However, an equalization delay for a given ONT varies, for example, as physical conditions experienced (or expected to be experienced) by an Optical Distribution Network (ODN) change. For example, temperature variations cause fiber optic cables to lengthen and shorten, effectively causing the ONT to be further away from or closer to an OLT in optical path distance. Accordingly, to ensure the OLT receives upstream communications in the correct time slot, an equalization delay for a given ONT may be updated with some periodicity. Consequently, a time a ranging response from an ONT is expected to be received by an OLT and a time a ranging response from an ONT is actually received by the OLT may differ throughout a day or from season to season. Generally speaking, to accommodate such variations, a time to reset a receiver of an OLT may be delayed (or advanced) in increments.

FIG. 6 illustrates an OLT operating according to an OLT time line 605 ranging an ONT operating according to an ONT time line 610. At a time Tinitial 615, the OLT transmits a ranging grant 620 to the ONT. The OLT expects to receive a ranging response 625 from the ONT at about a time Texpected 630 based on an equalization delay (not shown) known for the ONT. Due to variations, however, the ONT transmits the ranging response after an equalization delay Tactual 635, which differs from the equalization delay known for the ONT. Consequently, the OLT receives the ranging response 625 not at the time Texpected 630, but rather at a time Tactual 640. To accommodate such variations in an equalization delay, a time to reset a receiver of the OLT is changed.

In FIG. 6, a time to reset a receiver of the ONT Treset 645 is delayed for one or more delay increments 650a, 650b . . . 650n, generally 650a-n. In one embodiment, a size (or duration) of the delay increments 650 depends on a transmission rate and is measured in “bit times.” A “bit time” is an amount of time needed to eject one bit at a given rate of transmission. For example, transmitting at rate 155.52 Megabits per second (Mbps), one bit is ejected every 6 nanoseconds. Thus, at 155.52 Mbps, one bit time is equal to 6 nanoseconds per bit. As another example, at 1 Gigabits per second (Gbps), one bit time is equal to 1 nanoseconds per bit.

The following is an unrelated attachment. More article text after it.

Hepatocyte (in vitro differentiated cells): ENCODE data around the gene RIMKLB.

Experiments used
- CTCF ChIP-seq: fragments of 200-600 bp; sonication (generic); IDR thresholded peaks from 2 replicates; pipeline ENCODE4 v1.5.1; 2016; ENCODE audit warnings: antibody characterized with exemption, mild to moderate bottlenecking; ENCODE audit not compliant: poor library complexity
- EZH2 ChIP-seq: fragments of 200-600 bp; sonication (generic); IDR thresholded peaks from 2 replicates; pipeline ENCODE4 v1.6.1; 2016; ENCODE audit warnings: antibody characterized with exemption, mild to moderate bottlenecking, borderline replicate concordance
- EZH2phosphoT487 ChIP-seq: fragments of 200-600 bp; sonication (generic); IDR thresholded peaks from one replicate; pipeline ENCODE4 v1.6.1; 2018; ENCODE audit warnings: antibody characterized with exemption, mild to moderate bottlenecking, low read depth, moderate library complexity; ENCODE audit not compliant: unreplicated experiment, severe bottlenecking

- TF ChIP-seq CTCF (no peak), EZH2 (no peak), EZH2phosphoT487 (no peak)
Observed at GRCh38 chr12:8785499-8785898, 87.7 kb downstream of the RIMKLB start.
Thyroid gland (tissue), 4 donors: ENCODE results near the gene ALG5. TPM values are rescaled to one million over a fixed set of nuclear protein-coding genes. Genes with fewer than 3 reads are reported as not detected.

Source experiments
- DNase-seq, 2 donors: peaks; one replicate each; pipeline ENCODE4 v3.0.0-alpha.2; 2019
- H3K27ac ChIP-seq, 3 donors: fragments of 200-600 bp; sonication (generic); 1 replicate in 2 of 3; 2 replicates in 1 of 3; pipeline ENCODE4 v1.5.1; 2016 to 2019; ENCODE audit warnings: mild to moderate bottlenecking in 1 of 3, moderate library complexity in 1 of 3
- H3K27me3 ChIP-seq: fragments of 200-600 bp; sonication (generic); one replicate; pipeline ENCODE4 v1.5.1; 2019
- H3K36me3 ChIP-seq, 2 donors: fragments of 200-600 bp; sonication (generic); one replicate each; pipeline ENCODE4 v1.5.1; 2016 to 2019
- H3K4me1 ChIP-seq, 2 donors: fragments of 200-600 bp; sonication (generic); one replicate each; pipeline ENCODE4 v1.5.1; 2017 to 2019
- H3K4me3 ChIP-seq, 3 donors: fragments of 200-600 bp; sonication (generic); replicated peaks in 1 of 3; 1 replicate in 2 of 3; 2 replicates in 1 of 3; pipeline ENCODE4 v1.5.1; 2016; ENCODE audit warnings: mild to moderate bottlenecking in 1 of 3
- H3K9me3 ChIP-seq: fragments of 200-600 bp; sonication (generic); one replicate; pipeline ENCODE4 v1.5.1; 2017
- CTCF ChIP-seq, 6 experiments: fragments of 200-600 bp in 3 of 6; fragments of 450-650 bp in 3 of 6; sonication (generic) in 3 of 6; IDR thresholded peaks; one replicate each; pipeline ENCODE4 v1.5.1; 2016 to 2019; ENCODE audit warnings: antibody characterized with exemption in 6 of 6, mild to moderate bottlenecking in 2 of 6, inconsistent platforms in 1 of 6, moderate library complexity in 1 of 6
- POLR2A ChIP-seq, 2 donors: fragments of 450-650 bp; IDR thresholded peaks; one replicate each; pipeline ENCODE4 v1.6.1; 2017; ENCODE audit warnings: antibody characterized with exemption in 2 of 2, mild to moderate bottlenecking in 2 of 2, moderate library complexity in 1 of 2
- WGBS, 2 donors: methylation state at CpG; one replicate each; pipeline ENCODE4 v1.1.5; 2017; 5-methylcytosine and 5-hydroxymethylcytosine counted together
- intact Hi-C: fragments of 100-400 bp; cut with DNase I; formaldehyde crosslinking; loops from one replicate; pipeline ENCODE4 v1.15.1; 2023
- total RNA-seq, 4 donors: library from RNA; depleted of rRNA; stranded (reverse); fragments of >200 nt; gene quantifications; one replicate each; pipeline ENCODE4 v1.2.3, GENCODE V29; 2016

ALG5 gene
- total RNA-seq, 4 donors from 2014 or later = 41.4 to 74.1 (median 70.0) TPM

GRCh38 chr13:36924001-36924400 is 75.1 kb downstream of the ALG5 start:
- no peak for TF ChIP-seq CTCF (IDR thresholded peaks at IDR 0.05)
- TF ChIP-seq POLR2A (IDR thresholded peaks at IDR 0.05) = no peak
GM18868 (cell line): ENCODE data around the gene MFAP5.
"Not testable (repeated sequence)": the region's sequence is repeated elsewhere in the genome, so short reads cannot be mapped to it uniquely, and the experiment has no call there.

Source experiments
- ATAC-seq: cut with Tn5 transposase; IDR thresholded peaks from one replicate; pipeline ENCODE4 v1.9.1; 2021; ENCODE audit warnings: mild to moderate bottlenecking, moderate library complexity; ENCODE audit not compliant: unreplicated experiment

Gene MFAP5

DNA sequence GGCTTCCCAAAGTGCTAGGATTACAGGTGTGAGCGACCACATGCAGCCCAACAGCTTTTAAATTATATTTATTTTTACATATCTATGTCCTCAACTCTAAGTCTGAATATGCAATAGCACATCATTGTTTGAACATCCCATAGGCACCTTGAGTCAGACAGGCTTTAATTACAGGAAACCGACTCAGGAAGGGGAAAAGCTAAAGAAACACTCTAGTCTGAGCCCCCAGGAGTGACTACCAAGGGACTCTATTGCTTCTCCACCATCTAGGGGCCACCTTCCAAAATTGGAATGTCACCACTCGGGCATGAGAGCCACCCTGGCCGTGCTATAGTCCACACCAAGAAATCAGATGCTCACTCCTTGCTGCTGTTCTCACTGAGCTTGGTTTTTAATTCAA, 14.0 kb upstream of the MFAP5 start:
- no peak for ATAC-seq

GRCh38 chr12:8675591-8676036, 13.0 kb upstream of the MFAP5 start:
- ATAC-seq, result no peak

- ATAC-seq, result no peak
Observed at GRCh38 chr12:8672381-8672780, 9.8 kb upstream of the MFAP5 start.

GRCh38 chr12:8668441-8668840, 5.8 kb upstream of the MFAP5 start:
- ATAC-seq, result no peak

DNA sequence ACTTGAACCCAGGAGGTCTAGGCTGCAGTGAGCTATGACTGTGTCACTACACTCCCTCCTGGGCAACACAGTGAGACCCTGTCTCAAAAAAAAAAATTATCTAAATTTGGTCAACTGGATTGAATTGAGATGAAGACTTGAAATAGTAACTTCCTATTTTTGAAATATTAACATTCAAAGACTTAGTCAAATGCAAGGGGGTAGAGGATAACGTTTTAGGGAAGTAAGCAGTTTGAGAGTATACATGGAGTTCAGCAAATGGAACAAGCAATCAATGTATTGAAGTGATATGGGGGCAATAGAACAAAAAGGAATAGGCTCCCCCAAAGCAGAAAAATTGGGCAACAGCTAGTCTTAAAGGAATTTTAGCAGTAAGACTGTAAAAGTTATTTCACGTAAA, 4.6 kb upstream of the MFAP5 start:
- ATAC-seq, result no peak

In another embodiment, a size (or duration) of the delay increments 650 depends on an overall system tolerance window. For example, the overall system tolerance window may be defined or otherwise configured to be plus or minus 100 nanoseconds. Accordingly, a duration of each delay increment is some portion of the plus or minus 100 nanoseconds.

Continuing to refer to FIG. 6, the time Treset 645 (i.e., the time to reset the receiver) is delayed for two delay increments, viz., 650a and 650b. That is, from the time Texpected 630 (i.e., the time the ranging response is expected to be received), two delay increments elapse before resetting the receiver. In this example, the time Treset 645 is delayed for whole number multiples of the delay increments 650. In another embodiment, a time to reset a receiver is delayed for something less than whole number multiples of delay increments, e.g., 1½ delay increments, 2¾ delay increments, and so forth.

In FIG. 7A, due to a variation, transmitting a ranging response 705a is delayed for an actual equalization delay Teactual 710a. Consequently, the ranging response 705a is actually received at a time Tactual 715a. Based on an equalization delay known to an OLT, however, the ranging response 705a is expected to be received at a time Texpected 720a. In this instance, the time Tactual 715a occurs in time before the time Texpected 720a.

In a first ranging attempt, resetting a receiver of the OLT is advanced by n number of delay increments from the time Texpected 720a, and the receiver is reset at a time Treset 725a-1. In this example, the first ranging attempt is unsuccessful, i.e., the ranging the ONT is unsuccessful. In an event ranging is unsuccessful in a next ranging attempt, the time to reset the receiver of the OLT is incremented (i.e., a time at which the receiver of the OLT is reset is incremented).

In a second ranging attempt, a time at which the receiver of the OLT is reset is advanced (not shown) by n−1 number of delay increments from the time Texpected 720a. In this example, the second ranging attempt is unsuccessful. In a third ranging attempt, a time at which the receiver of the OLT is reset is advanced by n−2 delay increments from the time Texpected 720a and the receiver is reset at a time Treset 725a-2. In this example, the third ranging attempt is successful.